Peter Frank, the son of a postman, was born on 6 May 1934. He was brought up in Whitby and left school at the age of 16. A keen cyclist, he started work as a bicycle mechanic before embarking on National Service in 1952. Faced with the alternatives of taking part in the Korean War or the Malayan Emergency, he opted instead to take up the offer to learn Russian and intercept radio communications for the Intelligence Corps. The decision was to shape the whole of his subsequent academic career.
Once he was demobbed, Professor Frank trained as a teacher and worked in a primary school, but was persuaded by his wife Mary to study Russian literature and politics at the University of Leeds, where he went on to become an assistant lecturer. In 1968, he moved to the University of Essex to set up its Soviet studies programme. He was to remain there until his retirement in 2001, mainly as head of Russian politics, although he also served as the head of the department of government (1980-81), the dean of social sciences (1981-84) and the public orator responsible for delivering speeches to honorary graduates.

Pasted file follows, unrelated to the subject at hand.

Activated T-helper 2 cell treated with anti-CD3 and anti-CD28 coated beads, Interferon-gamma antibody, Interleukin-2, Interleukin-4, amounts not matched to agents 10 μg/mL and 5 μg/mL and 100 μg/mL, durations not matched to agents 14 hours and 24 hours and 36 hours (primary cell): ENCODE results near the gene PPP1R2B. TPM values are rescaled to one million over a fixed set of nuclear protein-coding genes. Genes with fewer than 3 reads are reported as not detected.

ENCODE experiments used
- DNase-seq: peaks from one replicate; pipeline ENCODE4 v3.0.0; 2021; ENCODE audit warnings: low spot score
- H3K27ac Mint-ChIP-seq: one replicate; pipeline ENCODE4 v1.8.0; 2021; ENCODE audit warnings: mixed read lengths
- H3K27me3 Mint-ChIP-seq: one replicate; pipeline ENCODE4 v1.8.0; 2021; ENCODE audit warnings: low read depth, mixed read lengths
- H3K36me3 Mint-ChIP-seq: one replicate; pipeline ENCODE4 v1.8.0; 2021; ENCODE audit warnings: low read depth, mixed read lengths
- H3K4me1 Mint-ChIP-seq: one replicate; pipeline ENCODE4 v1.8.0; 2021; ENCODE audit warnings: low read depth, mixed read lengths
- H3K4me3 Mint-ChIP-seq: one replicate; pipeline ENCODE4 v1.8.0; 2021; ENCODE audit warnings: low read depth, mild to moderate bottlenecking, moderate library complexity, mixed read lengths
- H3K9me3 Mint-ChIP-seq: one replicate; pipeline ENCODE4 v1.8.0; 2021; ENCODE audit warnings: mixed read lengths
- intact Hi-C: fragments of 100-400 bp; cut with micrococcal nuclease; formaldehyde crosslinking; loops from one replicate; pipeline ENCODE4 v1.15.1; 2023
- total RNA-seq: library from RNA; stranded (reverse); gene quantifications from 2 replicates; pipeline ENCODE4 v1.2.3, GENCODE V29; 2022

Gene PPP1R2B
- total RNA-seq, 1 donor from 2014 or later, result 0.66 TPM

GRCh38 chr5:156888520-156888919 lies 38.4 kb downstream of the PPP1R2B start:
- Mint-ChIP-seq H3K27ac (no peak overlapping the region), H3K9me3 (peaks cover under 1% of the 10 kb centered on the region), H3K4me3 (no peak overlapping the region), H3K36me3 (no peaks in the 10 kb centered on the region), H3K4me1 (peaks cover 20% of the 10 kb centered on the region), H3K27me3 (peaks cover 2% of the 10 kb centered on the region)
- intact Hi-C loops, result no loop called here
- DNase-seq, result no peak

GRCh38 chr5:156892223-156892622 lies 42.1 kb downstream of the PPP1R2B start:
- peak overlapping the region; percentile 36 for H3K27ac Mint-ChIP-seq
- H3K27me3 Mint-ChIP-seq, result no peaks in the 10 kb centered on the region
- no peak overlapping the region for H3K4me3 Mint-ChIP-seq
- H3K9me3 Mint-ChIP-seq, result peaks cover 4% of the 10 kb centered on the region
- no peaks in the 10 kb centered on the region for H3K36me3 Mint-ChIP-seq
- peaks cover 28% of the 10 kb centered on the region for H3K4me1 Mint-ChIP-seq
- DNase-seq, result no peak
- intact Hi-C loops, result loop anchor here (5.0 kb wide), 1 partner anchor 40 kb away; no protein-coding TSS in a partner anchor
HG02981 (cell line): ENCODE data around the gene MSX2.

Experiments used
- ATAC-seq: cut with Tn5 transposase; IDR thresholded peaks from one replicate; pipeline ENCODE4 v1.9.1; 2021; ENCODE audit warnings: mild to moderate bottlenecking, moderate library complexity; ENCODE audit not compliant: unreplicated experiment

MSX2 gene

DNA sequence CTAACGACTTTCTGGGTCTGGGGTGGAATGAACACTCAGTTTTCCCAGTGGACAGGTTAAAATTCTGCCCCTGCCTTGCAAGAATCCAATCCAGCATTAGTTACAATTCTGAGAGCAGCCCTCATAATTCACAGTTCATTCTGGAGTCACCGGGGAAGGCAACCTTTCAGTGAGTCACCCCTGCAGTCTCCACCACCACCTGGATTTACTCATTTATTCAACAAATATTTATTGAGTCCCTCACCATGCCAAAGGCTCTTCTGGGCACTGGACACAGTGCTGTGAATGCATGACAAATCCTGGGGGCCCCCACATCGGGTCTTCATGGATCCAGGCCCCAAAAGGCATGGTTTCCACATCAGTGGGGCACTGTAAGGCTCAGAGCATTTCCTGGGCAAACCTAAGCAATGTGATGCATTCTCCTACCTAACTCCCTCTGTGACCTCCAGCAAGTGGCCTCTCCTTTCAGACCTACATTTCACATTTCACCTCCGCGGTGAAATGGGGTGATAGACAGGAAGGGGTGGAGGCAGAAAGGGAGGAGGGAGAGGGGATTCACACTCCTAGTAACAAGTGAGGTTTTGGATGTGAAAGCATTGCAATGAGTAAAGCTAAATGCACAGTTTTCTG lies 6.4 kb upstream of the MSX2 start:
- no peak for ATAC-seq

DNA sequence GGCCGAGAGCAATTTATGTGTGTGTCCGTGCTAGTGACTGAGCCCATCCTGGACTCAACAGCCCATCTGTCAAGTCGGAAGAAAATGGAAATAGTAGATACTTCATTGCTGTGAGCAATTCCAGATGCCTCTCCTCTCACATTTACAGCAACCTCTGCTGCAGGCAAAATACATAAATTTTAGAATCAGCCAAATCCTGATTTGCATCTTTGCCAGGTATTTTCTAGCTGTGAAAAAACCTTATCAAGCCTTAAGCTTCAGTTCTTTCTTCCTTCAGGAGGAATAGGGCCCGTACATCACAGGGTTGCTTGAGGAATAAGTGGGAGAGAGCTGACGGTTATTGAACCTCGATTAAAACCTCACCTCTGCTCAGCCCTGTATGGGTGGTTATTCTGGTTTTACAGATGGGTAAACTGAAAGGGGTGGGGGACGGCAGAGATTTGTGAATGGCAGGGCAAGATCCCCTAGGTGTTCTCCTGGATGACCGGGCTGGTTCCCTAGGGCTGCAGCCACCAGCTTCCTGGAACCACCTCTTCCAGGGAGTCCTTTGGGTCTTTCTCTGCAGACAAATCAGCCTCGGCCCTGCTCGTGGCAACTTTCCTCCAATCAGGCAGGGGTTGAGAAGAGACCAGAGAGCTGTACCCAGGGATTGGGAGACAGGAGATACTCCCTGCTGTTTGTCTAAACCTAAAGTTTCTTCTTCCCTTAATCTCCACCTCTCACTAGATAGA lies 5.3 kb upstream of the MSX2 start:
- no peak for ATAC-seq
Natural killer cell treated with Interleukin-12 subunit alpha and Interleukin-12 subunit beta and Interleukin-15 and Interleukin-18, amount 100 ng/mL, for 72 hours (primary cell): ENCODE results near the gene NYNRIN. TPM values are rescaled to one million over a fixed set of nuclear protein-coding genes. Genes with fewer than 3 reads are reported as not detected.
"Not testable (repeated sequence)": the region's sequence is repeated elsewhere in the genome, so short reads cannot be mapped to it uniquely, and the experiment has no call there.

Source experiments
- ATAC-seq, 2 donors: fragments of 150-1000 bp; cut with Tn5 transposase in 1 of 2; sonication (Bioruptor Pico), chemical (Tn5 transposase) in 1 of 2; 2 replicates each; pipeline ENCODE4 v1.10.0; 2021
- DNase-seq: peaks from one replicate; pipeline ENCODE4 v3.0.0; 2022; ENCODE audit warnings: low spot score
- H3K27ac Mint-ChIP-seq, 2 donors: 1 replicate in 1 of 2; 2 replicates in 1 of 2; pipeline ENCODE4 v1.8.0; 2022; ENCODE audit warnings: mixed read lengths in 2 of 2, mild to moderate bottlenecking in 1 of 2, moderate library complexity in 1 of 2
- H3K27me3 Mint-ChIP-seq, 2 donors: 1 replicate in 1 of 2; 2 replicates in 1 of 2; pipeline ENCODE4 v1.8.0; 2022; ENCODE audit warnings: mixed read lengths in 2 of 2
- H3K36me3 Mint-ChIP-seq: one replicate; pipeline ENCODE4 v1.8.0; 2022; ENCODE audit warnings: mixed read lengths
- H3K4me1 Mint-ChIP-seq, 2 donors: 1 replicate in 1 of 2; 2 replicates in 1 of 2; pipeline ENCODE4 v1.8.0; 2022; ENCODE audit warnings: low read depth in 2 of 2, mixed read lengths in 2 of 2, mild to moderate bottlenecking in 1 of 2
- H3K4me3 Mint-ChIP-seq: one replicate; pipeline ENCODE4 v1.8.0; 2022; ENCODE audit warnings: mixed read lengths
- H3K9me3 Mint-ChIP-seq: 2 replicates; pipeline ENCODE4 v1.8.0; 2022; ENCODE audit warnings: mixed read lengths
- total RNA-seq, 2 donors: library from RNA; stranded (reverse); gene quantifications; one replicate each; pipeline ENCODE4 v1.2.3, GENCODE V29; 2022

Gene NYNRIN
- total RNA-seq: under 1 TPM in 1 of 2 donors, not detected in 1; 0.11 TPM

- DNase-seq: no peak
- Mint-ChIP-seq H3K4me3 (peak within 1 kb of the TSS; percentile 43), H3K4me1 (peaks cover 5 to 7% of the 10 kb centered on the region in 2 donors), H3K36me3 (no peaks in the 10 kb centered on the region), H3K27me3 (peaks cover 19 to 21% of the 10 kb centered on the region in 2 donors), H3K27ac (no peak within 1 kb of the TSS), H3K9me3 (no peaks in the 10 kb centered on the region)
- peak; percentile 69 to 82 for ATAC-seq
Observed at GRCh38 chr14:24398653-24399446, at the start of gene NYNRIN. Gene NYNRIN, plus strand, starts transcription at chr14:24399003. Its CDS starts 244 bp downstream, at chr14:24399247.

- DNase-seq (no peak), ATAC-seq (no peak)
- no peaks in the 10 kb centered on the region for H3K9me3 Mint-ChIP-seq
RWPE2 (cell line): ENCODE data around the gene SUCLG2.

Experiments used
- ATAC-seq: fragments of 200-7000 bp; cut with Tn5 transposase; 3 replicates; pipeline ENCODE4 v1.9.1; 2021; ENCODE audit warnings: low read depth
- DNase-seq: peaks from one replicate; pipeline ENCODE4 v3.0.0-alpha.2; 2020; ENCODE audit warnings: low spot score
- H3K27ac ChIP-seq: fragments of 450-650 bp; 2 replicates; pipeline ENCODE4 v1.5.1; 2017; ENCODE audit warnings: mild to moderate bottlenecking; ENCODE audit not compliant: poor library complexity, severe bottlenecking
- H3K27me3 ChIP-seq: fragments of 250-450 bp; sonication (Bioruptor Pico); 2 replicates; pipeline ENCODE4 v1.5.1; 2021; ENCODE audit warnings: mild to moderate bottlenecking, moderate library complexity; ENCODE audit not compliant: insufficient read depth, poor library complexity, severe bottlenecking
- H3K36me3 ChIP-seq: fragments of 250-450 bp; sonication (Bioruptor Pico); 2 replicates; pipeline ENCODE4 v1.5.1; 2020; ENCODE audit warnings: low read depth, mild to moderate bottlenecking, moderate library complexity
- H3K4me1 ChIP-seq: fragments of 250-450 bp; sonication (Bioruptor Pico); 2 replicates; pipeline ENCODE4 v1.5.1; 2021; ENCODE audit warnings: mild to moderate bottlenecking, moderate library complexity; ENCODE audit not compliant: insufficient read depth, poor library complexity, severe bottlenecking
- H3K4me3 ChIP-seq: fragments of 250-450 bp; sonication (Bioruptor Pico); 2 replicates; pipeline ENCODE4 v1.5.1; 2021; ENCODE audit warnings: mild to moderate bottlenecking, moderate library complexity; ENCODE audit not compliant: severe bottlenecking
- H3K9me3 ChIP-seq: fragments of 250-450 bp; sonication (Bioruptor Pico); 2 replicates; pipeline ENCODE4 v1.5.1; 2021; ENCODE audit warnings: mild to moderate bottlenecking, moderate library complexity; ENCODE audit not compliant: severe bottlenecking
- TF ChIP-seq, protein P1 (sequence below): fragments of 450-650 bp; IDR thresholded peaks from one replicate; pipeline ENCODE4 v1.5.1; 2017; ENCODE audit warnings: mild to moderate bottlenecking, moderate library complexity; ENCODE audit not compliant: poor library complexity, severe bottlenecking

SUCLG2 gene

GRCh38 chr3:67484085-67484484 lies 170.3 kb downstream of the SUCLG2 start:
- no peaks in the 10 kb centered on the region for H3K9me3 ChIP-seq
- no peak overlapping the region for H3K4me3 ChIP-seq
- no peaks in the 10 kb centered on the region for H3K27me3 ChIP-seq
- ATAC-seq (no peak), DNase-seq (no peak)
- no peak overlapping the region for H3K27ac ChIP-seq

A greater believer in the value of first-hand contact with the Soviet Union, Professor Frank visited the country in 1962, shortly after the Berlin Wall had gone up, and he returned in 1969 and on many subsequent occasions. His deep understanding of developments there was widely recognised when he became the go-to Soviet specialist on Channel 4 News during the major upheavals of the late 1980s and early 1990s.
“Whenever crisis and panic threatened to overtake the headlines,” recalled journalist Mark Lloyd, who worked alongside him at the time, “Peter was on hand to lend common sense and, in his interviews, gravitas, stability and immense knowledge. His calm presence was a tonic. His smile was a ray of sunshine, and he always had one.”
Although he remained a proud Yorkshireman who often escaped to the Dales, Professor Frank and his family became so attached to their Essex lives that Mary, a long-standing Labour councillor, served as mayor of Colchester from 1992 to 1993. Yet in retirement the scholar returned to his roots by publishing an acclaimed study, Yorkshire Fisherfolk (2002), which paints a vivid picture of the stoical communities on the cold, bleak, treacherous coast between the Tees and the Humber.
Professor Frank died on 14 November after several years’ ill health. He is survived by his wife, three children and seven grandchildren.